After spending some time in Copenhagen, I took a train to my next destination: Stockholm. I planned it such that i'd have a whole afternoon/evening to walk around the city on the day of my arrival, unfortunately, my train got delayed - which was super annoying because I was running on a tight schedule, and have a severe FOMO - I arrived at Stockholm almost 3 hours later than expected, and the sun was going down. That night, I couldn't sleep properly and was awake by 6 in hte morning. Since I had already lost half a day of exploring time, I embraced it, went for breakfast and headed out of the hostel to explore before 9 am.
The first place I headed for was Gamla Stan, Stockholm's Old Town. It was just across a main canal/river from my hostel, and I got to see a nice view of the main city from there! I've always wondered why old towns are almost ALWAYS on the list of places to visit for every city. I think in general, people have a fascination for the past and the old. It could be the intriguing and mysterious nature of what cities looked like decades ago, or the idea that you still have something from a long time ago alive today. Maybe that is why tourists always enjoy going to the old town of a city; to imagine what life for the locals was like in the past, before all the modern buildings and the massive capitalism hit. At least that's rather true for me.
Going to Gamla Stan early in the morning is probably one of the best times to appreciate the area. First good thing: the sun is SO BRIGHT. When the temperature is 2°C you really appreciate any sun you get. The second good thing? There is NO ONE. I know i've mentioned in my first scandinavia post that in general, the whole of scandi seems lest populated, but at 9am, the streets are quieter, and for a touristy place like an old town, it was definitely unexpected.
I walked through the streets of the old town, and I might be biased (because most old towns are typically crowded and this was just... perfect) but its probably one of the best old towns ever.
Truth be told, the streets of the Old Town are not anything extremely different from other old towns. Sure they are wider, the houses a little more minimalistic (like the general vibe of scandinavia compared to the parts of Western Europe i've been to), it has the same quirky shops, and colourful buildings you'd expect of an old town.
But what made it special in my opinion was that every alley you turn to face, you get a different view at its background. It could be of the city, or of the harbour, it was like a guessing game.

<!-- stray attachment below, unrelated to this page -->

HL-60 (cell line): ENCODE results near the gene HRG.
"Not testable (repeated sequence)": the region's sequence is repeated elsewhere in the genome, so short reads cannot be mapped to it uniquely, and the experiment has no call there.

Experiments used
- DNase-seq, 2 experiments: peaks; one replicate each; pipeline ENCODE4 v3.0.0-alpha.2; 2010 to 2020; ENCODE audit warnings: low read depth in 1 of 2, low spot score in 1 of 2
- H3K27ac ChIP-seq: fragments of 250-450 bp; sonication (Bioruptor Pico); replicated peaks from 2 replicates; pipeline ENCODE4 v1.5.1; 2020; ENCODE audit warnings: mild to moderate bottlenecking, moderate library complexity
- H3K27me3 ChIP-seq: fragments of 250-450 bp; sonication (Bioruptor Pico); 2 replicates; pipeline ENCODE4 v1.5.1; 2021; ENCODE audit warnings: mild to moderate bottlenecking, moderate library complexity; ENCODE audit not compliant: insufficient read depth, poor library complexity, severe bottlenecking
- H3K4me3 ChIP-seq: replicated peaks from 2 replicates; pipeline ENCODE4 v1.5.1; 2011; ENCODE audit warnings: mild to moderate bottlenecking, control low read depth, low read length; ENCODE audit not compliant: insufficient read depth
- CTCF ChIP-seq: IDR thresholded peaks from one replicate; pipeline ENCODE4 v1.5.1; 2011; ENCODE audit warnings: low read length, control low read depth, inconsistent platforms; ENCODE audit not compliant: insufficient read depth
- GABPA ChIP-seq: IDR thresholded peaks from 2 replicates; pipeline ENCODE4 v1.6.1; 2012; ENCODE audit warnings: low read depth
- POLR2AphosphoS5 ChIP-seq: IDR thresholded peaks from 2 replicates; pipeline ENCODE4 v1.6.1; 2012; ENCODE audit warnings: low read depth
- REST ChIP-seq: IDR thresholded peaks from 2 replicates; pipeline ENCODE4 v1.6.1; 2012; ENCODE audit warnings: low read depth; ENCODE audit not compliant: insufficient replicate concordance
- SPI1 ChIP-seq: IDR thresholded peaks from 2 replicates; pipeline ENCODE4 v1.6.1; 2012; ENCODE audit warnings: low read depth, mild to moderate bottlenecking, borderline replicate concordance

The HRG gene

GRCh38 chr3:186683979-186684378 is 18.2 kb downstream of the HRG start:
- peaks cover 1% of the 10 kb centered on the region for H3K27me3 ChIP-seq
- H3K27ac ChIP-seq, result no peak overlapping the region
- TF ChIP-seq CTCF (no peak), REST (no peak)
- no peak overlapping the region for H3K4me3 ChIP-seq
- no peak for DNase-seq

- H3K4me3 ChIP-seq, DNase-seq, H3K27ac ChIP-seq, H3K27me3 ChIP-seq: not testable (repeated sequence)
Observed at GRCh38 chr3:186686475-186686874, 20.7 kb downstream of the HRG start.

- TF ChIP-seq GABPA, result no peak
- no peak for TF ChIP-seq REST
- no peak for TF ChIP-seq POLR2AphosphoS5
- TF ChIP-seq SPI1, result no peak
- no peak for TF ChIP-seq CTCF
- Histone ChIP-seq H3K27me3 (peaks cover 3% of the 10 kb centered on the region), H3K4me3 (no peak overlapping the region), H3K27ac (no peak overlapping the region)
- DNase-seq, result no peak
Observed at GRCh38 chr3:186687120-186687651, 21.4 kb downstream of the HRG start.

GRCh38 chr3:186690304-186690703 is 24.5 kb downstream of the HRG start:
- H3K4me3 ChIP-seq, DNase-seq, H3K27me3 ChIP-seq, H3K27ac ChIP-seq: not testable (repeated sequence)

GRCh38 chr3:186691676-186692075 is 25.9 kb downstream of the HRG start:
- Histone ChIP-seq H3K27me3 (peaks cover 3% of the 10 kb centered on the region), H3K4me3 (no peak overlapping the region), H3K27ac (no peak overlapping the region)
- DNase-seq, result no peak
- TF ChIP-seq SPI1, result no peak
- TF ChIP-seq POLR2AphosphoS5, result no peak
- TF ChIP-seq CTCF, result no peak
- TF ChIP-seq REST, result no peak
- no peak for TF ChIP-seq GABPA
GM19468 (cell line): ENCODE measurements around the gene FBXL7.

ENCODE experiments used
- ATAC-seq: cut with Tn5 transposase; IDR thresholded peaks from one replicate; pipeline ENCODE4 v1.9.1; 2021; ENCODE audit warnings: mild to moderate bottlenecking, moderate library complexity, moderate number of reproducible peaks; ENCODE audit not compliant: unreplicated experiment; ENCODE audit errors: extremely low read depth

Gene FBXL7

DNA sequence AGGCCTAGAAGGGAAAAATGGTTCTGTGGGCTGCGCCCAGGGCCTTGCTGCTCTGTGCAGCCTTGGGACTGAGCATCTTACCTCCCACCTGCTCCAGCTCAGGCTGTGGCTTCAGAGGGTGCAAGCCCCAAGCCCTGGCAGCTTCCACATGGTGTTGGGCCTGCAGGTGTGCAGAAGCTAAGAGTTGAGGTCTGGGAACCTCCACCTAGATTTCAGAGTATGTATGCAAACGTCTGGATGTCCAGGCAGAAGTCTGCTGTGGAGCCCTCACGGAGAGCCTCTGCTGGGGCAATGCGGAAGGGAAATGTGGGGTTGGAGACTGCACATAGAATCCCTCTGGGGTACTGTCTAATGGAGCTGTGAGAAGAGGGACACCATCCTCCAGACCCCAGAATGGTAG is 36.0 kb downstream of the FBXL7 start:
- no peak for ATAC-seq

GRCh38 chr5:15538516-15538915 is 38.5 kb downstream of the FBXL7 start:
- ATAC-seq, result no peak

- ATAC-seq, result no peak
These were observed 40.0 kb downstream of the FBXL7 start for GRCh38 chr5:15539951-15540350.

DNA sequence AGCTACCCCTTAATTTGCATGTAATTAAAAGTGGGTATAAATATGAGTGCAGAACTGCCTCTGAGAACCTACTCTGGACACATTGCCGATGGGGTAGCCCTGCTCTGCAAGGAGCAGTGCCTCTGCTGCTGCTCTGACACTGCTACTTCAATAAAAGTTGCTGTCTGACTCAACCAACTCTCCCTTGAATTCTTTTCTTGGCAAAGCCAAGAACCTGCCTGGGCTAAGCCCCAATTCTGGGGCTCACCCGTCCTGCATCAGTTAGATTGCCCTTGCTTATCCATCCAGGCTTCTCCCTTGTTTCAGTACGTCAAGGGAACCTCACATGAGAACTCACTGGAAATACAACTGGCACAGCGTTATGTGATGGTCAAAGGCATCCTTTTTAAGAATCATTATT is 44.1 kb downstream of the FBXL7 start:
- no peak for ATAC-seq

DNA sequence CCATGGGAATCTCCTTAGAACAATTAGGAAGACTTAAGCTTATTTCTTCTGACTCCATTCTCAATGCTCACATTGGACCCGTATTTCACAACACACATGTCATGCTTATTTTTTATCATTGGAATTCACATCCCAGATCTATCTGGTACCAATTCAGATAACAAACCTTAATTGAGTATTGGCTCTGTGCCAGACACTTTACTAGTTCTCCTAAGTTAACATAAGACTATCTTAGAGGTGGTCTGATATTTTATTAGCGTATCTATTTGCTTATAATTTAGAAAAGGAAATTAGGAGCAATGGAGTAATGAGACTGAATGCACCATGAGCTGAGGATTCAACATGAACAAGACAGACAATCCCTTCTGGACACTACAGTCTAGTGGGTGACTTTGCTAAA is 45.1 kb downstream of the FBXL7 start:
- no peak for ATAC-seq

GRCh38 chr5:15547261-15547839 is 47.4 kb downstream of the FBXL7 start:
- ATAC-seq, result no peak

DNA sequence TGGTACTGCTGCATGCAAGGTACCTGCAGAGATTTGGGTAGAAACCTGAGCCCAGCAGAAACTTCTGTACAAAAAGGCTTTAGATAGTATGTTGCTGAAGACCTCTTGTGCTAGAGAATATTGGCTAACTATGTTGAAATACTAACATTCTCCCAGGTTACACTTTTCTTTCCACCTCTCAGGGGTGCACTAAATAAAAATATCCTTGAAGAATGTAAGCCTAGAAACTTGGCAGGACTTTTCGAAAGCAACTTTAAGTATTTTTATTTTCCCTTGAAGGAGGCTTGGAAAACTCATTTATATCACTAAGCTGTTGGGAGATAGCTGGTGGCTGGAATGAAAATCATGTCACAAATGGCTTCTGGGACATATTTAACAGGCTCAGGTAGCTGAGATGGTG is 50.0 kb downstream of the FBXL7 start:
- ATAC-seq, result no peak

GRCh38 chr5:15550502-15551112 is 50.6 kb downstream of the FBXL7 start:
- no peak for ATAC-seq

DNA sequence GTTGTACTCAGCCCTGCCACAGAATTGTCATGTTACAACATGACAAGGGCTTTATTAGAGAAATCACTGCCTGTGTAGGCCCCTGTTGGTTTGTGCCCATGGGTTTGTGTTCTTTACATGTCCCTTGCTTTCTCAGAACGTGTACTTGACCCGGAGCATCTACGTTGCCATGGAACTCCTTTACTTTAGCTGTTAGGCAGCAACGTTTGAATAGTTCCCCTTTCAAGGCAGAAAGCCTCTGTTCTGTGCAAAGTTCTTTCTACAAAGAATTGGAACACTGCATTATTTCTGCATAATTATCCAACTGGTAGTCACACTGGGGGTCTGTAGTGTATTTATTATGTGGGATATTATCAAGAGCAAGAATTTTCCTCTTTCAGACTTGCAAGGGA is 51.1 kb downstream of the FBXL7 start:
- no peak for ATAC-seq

OK. I just realised that for a normal person with a sense of direction, it WOULD NOT be a guessing game because they would know which direction the harbour would be with respect to their position. I guess now you know how dreadful I am with directions...
But you get what I mean. On top of the different quirky stalls that were fighting for my attention, the thing that won was their YELLOW AND BLUE letter boxes. I've only seen boring metal or red post boxes, but wow, pastel yellow and blue, that was something different.
WHAT I WOREPrinted Button Down Dress (as top): ASOSWhite Jeans: Morgan (Paris)
Half way while walking along the streets of the old town, I turned out and walk towards the harbour and just enjoy the warm sun in my face for a few minutes before heading back into the shaded old town, and then to a nearby island with an amazing church plus a nice view of the harbour.
The cobbled stones of the areas near the old town are rather... COBBLED. The place where I headed towards to get a view of the harbour was most definitely not one suitable for walking in heels (not that I was in heels). It was so uneven and rocky, you could bust your ankles even in boots!
Eventually, I headed off for a nice lunch in the late afternoon and said goodbye to this fine old town. It was a nice morning with an interesting sight everywhere I turned. Despite visiting my fair share of Old Towns, Gamla Stan and 9am did not disappoint!
I know Old Towns can be overrated, or too touristy, but I think it's somehow not something to be missed when you're visiting a city, isn't it?